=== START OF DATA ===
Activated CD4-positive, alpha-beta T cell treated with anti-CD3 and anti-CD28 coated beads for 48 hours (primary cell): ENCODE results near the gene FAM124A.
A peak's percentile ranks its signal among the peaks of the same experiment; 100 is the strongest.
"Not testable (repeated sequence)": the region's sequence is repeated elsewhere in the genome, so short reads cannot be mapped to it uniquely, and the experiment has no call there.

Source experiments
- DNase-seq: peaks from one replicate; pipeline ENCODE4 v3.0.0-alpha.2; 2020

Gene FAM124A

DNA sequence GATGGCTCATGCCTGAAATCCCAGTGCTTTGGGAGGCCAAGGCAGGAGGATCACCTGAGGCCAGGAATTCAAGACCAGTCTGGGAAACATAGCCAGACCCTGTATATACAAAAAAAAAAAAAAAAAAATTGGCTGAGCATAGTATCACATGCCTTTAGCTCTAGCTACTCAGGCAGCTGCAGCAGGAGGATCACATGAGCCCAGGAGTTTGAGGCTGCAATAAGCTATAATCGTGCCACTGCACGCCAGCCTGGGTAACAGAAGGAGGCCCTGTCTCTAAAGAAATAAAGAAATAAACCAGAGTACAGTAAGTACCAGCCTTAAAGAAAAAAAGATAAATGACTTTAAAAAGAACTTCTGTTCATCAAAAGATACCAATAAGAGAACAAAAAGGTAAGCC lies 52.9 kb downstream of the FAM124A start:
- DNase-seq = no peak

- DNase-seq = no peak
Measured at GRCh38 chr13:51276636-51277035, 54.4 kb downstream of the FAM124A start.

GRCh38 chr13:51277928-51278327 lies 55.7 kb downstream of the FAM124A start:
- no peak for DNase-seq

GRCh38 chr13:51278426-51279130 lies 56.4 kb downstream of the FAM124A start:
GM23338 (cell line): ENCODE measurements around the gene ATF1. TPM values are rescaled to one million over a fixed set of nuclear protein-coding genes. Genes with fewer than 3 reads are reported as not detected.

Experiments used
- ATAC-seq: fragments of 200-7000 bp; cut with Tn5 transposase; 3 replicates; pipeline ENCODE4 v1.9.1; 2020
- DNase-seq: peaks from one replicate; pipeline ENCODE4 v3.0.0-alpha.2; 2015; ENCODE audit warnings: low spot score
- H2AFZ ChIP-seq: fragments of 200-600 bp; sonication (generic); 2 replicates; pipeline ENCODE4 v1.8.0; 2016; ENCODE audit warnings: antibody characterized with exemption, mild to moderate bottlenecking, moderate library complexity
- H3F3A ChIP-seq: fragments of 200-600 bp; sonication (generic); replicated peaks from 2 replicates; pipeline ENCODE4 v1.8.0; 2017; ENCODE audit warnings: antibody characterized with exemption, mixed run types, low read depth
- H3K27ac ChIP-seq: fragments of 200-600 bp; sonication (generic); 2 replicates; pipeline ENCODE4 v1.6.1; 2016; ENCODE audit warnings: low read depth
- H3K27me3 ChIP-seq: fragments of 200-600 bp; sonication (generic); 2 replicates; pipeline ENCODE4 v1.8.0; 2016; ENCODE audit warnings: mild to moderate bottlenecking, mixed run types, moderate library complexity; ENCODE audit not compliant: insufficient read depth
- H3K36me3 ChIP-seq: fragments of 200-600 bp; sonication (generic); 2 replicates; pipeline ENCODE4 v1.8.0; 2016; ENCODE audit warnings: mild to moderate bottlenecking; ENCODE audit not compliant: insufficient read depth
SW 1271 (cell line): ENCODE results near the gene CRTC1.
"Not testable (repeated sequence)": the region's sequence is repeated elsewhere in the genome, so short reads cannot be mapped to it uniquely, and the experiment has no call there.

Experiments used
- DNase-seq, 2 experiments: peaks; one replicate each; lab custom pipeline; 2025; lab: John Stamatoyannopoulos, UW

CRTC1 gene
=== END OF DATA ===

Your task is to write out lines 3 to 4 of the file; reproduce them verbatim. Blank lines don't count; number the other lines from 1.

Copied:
"Not testable (repeated sequence)": the region's sequence is repeated elsewhere in the genome, so short reads cannot be mapped to it uniquely, and the experiment has no call there.

Source experiments